Adopted children in Indiana are one step closer to accessing vital birth and medical records.
SB 91, which concerns releasing identifying adoption information, passed out of the Senate Thursday morning by a vote of 43-5. The bill now heads to the House.
The Senate Judiciary Committee unanimously voted last week to forward the bill that would allow identifying adoption information to be released unless the birth parents have a non-release form on file with the State.
The bill, sponsored by State Sen. Brent Steele, R-Bedford, would affect all adoptions between 1941 and 1993 - roughly 350,000 Hoosiers. Adoptees born since January 1, 1994 can already access their vital records when they turn 21 as long as the birth mother did not sign a non-release form.
Adoptions done between 1941 and 1993, however, are currently considered closed adoptions, meaning birth parents and adoptee children cannot find each other or exchange crucial medical information unless they go through the State's adoption registry. If passed, this new bill would replace that closed status with a "contact preference form," giving birth parents one of four contact options:
- allow adoptee children to contact them directly, and authorize the release of identifying information
- allow adoptee children to contact them and/or request identifying information through a third party
- not allow adoptee children to contact them at all, but allow the State Registrar to release current medical information
- not allow adoptee children to contact them at all, and not allow the release of any identifying information
The new system would not take effect until 2018 in order to give the State Department of Health a chance to get the necessary forms and databases setup, and to give birth parents ample time to file their contact preference form in case they do not want any contact.
Marcie Keithley-Roth surrendered her child in the 1970s, but said at last Wednesday's hearing, "We were not promised a lifetime of anonymity from our own offspring."
She said she was never asked if she wanted anonymity, nor was she given paperwork promising she would have it.
"We were scared, we were resourceless, some of us were teenagers, we were abandoned by the fathers," she told the committee.
Priscilla Kamrath with Indiana Adoption Agencies United said it is "extremely critical" that adoptees get access to medical information so doctors can determine their risk for major illnesses and conditions like breast cancer.
"We have not encountered any catastrophic consequences as the result of releasing this information," she said.
Adoptees also don't have access to their original birth certificates, making it difficult, if not impossible, to get a passport. As REAL ID requirements start setting in across the country, supporters of this bill say it could also be harder to get a driver's license.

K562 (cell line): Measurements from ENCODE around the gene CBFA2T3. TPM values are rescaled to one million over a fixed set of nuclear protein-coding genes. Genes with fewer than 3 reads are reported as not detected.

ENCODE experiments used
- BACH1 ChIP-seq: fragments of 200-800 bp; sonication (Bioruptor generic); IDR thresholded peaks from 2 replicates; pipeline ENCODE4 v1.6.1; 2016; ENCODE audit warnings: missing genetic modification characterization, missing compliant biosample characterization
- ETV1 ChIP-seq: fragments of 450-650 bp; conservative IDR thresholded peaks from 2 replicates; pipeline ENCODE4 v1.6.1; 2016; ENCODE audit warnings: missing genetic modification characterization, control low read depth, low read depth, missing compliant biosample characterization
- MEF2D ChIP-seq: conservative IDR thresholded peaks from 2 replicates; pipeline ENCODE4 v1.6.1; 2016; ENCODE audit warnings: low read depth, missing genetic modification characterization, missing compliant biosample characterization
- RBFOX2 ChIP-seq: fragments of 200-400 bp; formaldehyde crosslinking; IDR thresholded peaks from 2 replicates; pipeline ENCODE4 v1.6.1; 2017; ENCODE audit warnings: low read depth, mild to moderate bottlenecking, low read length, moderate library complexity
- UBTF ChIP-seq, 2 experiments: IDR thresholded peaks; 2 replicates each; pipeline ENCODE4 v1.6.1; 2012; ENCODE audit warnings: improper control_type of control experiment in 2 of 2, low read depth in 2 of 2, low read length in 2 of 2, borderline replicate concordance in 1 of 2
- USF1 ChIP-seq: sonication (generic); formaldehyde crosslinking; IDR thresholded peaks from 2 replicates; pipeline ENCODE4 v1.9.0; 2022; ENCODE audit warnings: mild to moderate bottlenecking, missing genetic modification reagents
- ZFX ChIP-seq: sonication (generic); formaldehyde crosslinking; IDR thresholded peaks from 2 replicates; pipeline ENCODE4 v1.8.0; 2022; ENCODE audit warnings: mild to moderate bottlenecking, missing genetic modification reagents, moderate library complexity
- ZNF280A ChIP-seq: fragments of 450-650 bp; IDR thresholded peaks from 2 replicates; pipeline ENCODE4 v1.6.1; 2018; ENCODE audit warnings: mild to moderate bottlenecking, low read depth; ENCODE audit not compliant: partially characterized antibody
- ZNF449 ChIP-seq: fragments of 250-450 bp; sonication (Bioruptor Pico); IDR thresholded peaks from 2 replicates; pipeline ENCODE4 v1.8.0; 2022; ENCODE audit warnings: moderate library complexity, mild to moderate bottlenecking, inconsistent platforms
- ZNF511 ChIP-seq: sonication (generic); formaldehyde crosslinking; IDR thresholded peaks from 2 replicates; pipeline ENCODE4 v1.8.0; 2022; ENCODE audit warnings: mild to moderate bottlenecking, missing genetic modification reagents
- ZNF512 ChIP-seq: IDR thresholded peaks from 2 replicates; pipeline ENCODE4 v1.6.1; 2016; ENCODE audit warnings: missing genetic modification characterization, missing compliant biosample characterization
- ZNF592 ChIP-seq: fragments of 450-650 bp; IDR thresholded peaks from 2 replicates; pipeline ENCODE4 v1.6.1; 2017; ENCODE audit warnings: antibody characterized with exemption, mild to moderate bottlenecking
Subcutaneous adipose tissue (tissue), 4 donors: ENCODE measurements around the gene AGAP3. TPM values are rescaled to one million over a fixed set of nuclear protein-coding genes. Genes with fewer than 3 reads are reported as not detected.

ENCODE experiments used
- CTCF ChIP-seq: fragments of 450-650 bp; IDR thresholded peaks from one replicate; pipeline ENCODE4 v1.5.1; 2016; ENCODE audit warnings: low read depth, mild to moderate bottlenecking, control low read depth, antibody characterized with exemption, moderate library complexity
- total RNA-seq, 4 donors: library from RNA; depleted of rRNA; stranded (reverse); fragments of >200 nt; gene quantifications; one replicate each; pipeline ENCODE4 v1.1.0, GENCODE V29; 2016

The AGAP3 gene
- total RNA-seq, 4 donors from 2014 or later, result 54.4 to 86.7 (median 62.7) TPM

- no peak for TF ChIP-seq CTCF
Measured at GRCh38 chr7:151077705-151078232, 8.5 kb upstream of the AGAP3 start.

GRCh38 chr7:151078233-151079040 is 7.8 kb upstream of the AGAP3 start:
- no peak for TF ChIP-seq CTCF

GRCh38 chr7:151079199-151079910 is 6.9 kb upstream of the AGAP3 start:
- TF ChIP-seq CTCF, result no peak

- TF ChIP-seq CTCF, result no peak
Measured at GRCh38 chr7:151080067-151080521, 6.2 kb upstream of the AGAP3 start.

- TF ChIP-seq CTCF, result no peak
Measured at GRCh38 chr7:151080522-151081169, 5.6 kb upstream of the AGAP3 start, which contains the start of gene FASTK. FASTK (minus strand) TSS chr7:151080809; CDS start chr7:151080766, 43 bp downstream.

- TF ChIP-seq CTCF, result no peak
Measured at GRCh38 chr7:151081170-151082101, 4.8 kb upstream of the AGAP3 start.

No one was present at last week's hearing to directly testify against the bill, but State Sen. Joseph Zakas, R-Granger, read an e-mail he received from an adoption attorney in Indiana who has concerns about it. The attorney said, "My primary concern about the change is the potential for harm to women who have kept their adoption plans secret. We know fully 10 percent of women we contact do not want contact with the adoptee."
Adam Pertman, president of the National Center on Adoption and Permanency, said his own experience nationally is that fewer than five percent of birth mothers react negatively, and "we don't preclude 95-98 percent of beneficiaries...just because something might happen."
A similar bill passed out of the same committee last year, and even passed the full Senate before dying in the House of Representatives. The contact preference form is the biggest difference in this year's version. Supporters hope that will offer enough protection to birth mothers so those who fought against last year's bill will change sides this time around.
This year's bill is modeled after Ohio's program, signed into law by Gov. John Kasich, R-Ohio, in 2015. Paul Mannweiler, a former Indiana House Speaker now with Hoosiers for Equal Access to Records, told the committee Wednesday he had spoken with a health commissioner in Ohio. The commissioner told him they'd had fewer than a handful of complaints out of the thousands of requests they'd gotten so far. Many of those complaints came about because Ohio's law classified a no-contact preference from the birth mother as nothing more than a warning to the adopted child. The proposed bill in Indiana would make a no-contact preference a hard and fast "stop", which supporters of the bill hope will reassure those still worried about the privacy of Indiana birth mothers.